You might put up signs to label various sections of the storeroom for purposes of safety and direction, as well as put up signs such as “Watch Your Step”, “Electrical Room”, “Authorized Personnel Only”, and other directions.
Additional Storage Options
While shelves and bins are common maintenance storeroom options for parts, you may also store tools and small parts in cabinets and drawers. Keep in mind there may be some items that can or should be stored outside of the storeroom. This could include lockboxes, cabinets with padlocks on them, or small areas of shelving in other areas of the building. The reasons for these additional storage options include:
- Providing quicker access for maintenance in locations far away from the stockroom
- Saving time during a hectic shift or while training new employees
- Needing extra space for parts in which you have a lot on hand
These storage decisions vary by organization, but your maintenance department should make these determinations according to what works best for your team.
General Stockroom Organization Tips
Since we’ve established the importance of maintenance stockroom organization, here are some general tips to help you go through the organization process.
The first tip for storing maintenance inventory is to keep similar parts together. As discussed in the stockroom organization methods section, there are different ways to define similar parts.
Another tip is to rack up the hardware. You should store small, loose parts in open bins to access them easily. Larger items can be placed on heavy duty racks designed to hold more weight. For more expensive valuable items, you can store them in a locked cabinet.
You should also have a system of taxonomy, or classification. This is where asset naming conventions and stockroom storage location data tracked in a CMMS system would be useful. Make your stockroom easy to navigate. Keep a master list of what’s in your stockroom and update it regularly.
Another thing to consider when it comes to maintenance storeroom organization is to make room for a kitting area and to work on refurbishing parts, if applicable. Not all industries will benefit from or be able to refurbish parts, but for those that can, it is nice to have a designated work space.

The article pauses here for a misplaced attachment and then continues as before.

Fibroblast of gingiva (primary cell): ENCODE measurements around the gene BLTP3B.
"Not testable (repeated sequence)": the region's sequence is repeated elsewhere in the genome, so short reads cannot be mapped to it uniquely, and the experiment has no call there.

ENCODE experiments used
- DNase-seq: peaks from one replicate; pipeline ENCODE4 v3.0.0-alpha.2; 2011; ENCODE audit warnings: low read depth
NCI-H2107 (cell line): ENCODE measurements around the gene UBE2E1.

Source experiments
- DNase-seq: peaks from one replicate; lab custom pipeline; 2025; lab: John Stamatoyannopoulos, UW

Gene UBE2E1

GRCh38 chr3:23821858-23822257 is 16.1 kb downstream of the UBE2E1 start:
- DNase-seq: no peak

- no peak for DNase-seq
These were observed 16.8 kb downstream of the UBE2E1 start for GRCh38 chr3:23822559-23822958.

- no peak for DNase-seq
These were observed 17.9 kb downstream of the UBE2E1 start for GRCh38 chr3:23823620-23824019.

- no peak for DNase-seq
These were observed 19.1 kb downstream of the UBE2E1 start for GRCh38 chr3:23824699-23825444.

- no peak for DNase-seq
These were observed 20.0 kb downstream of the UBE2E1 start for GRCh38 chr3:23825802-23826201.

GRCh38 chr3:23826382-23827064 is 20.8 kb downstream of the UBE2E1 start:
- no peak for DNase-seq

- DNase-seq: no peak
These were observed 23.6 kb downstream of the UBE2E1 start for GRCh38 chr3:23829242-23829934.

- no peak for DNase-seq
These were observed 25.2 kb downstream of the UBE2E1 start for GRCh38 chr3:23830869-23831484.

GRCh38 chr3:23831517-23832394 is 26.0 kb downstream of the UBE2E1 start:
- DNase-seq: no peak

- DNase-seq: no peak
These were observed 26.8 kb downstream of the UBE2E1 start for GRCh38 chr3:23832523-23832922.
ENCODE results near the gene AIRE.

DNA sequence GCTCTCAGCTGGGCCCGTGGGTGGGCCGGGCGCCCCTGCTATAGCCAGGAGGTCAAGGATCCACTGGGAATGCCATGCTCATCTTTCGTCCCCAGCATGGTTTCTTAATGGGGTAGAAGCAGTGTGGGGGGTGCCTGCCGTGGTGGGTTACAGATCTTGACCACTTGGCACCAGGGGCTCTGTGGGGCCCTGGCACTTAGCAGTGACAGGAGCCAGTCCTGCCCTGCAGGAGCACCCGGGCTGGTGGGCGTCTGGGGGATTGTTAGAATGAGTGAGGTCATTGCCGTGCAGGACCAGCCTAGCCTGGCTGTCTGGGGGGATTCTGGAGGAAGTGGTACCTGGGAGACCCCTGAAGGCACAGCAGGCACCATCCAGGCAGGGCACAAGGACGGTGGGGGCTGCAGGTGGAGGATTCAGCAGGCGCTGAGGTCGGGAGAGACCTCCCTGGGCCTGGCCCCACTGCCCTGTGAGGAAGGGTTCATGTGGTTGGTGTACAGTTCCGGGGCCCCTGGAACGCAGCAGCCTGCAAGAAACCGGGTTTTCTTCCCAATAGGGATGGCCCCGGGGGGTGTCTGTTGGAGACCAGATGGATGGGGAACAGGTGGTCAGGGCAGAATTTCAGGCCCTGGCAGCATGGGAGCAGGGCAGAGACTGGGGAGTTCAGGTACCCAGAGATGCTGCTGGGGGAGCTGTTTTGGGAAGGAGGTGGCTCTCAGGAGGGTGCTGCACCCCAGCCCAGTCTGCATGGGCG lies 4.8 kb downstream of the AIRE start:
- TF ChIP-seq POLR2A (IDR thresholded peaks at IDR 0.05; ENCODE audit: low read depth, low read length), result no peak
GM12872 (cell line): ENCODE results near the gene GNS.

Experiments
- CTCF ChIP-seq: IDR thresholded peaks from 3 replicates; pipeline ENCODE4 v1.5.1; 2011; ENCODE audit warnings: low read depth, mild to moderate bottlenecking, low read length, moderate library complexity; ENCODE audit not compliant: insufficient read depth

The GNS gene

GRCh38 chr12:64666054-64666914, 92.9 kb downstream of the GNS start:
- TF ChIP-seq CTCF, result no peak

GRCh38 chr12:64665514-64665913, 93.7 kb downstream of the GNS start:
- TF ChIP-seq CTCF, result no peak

Finally, consider placing security measures in areas where there is shrinkage, inefficiencies, part misplacement, or other forms of lost revenue.
The key is to find what works for your team and what makes sense based on the types of parts and assets you have. Overall, you should focus on eliminating bottlenecks in retrieving parts for maintenance jobs, optimizing the maintenance workflow by finding parts quickly, and making the layout intuitive. You need to make sure you have all of the supplies to maintain an organized stockroom, including software such as a CMMS system with inventory management capabilities.
FTMaintenance Inventory Management Helps You Track Spare Parts
FTMaintenance can help you organize your stockroom efficiently and track your MRO inventory. With the ability to create straightforward naming conventions, keep accurate part counts, and utilize purchase order capabilities, FTMaintenance’s inventory management feature will ensure you always have what you need in stock. To learn more about what FTMaintenance can do for your organization’s maintenance operations, request a demo with our team today.